Liver Fibrosis

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Fibrosis is one way in which the liver responds to injury. It commonly occurs in association with chronic hepatic injury, and represents a repair stage in response to diseases that lead to necrosis and inflammation. The process is complex and involves increased deposition of extracellular matrix in the liver, following injury-induced activation of stellate cells.

The distribution pattern of fibrosis is a reflection of the pathogenesis of the condition, and can indicate the type of underlying pathology.

Patterns of Fibrosis

Centrilobular (periacinar) Fibrosis

This involves fibrosis around the hepatic venule (centrilobular vein). It is associated with chronic toxic injury since hepatocytes in this region are involved in drug metabolism. It is also associated with chronic passive congestion due to long-term right sided congestive heart failure.

Periportal (biliary) Fibrosis

This involves fibrosis that is mostly confined to the portal region, and is associated with chronic inflammatory conditions that lead to inflammation in the portal triads.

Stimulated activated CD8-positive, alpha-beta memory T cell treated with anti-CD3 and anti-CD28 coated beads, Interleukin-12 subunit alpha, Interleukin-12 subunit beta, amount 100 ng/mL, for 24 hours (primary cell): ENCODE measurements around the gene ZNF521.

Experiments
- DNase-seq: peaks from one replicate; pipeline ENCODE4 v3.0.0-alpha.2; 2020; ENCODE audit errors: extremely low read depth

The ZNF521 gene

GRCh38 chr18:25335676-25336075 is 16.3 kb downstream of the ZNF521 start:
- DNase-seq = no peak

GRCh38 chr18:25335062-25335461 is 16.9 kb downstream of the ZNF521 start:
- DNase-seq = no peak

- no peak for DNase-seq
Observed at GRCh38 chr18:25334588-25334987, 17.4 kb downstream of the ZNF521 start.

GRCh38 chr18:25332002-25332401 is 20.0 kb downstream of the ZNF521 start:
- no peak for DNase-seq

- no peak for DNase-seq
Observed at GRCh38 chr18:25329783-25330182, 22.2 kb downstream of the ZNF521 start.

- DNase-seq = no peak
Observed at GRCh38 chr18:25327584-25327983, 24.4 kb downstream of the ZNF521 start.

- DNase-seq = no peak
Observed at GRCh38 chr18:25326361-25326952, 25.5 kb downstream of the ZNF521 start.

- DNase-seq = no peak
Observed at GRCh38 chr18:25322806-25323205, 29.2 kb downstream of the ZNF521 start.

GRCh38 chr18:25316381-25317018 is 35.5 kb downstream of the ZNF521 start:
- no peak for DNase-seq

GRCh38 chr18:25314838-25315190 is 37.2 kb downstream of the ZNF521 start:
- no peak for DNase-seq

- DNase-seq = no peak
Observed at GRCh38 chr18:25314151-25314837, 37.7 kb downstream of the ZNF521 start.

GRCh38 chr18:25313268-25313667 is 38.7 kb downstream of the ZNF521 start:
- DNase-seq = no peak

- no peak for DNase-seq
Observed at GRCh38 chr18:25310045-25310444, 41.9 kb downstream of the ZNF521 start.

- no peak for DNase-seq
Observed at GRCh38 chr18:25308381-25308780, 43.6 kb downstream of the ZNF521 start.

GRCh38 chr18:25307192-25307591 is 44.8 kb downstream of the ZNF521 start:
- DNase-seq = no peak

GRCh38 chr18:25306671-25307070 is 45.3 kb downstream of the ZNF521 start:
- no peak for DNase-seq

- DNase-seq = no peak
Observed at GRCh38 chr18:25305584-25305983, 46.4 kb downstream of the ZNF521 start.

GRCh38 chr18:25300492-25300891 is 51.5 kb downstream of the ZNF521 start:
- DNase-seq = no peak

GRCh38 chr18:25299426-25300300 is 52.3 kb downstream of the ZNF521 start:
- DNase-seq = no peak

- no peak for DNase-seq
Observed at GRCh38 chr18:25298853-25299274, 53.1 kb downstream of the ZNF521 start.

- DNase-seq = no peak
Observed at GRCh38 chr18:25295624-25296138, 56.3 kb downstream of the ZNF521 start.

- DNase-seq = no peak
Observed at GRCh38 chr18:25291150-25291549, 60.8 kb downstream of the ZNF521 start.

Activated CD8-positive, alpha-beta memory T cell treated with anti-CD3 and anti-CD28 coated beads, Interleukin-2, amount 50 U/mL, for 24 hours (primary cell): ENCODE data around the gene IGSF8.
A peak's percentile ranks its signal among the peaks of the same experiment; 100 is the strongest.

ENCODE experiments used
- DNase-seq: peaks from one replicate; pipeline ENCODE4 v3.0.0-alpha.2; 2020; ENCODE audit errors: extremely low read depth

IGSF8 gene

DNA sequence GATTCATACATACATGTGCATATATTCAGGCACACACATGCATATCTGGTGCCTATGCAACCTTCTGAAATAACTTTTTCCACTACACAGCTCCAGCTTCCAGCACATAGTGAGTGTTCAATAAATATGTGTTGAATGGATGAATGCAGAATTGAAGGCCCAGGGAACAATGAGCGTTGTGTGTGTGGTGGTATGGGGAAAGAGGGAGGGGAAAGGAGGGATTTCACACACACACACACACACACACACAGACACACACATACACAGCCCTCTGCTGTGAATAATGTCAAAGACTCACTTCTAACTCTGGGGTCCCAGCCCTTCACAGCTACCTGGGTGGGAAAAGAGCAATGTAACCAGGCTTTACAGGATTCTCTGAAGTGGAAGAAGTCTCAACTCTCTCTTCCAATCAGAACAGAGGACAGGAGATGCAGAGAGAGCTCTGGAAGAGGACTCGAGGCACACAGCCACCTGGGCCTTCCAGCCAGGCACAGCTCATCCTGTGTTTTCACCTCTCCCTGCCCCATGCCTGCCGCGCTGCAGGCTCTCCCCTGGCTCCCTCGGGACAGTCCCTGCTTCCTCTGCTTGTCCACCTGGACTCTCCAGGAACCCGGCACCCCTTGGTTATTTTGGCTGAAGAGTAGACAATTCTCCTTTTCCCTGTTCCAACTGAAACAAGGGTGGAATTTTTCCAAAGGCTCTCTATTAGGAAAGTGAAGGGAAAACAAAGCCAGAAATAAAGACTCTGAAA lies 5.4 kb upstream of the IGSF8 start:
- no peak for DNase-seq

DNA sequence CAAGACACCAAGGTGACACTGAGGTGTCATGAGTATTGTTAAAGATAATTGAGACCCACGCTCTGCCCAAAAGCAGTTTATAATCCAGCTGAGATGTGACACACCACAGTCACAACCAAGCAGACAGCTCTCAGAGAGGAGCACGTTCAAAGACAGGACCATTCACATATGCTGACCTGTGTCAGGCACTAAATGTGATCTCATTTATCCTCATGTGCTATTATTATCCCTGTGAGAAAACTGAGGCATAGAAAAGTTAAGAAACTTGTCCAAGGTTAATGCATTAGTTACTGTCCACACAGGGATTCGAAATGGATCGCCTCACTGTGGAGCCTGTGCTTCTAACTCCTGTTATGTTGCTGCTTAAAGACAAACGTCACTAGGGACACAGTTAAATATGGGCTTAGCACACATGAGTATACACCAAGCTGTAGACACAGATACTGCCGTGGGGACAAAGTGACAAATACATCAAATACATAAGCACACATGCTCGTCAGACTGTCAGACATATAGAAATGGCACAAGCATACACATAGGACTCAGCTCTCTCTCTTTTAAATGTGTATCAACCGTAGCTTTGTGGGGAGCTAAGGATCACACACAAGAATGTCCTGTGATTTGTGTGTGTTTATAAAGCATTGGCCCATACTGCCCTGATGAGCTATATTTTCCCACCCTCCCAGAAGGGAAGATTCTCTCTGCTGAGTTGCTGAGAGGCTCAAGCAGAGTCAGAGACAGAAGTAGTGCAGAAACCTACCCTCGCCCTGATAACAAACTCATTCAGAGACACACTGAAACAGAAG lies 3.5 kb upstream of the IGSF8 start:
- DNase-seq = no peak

Post-Necrotic Scarring

This occurs following massive hepatic necrosis where large areas of parenchyma are lost and replaced by fibrosis.

Bridging (diffuse) Fibrosis

This is the sequel to chronic parenchymal injury, such as prolonged inflammation or numerous episodes of zonal necrosis. Fibrosis occurs throughout lobules and leads to bridging between portal areas, or between portal regions and central veins, causing pseudolobulation.

Although all types of fibrosis can lead to hepatic dysfunction if severe enough, bridging fibrosis is more likely to impair hepatic function than any of the other types.

Hepatic fibrosis is now known to be potentially reversible, provided the source of injury is removed. If the insult persists, however, fibrosis can be self-perpetuating, resulting in a small scarred liver with functional failure.

Also see: Cirrhosis

Liver Fibrosis Learning Resources
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Maxie, M.G. (2007) Pathology of Domestic Animals Volume 2 (Fifth Edition), Elsevier Saunders.

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